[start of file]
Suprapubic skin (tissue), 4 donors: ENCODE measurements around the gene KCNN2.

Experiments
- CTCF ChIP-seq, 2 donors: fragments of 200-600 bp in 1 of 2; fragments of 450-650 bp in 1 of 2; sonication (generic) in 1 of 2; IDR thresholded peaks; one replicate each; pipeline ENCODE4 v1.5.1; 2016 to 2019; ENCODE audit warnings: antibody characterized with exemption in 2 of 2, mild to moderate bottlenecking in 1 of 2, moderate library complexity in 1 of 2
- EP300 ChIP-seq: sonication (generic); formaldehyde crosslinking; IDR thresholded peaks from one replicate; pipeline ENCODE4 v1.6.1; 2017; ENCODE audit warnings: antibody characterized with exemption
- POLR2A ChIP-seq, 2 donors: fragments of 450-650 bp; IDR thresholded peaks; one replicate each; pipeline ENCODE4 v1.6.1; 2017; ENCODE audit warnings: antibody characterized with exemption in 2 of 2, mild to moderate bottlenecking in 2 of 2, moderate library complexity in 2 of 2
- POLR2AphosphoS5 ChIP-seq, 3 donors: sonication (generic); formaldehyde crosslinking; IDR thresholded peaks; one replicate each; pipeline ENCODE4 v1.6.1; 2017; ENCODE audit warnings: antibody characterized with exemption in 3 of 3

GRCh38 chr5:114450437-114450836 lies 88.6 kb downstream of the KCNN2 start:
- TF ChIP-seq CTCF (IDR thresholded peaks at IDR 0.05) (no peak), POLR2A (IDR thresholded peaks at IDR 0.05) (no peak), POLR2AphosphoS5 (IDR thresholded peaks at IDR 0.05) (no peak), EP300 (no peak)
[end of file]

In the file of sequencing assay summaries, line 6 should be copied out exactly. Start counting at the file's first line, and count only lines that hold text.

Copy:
- POLR2AphosphoS5 ChIP-seq, 3 donors: sonication (generic); formaldehyde crosslinking; IDR thresholded peaks; one replicate each; pipeline ENCODE4 v1.6.1; 2017; ENCODE audit warnings: antibody characterized with exemption in 3 of 3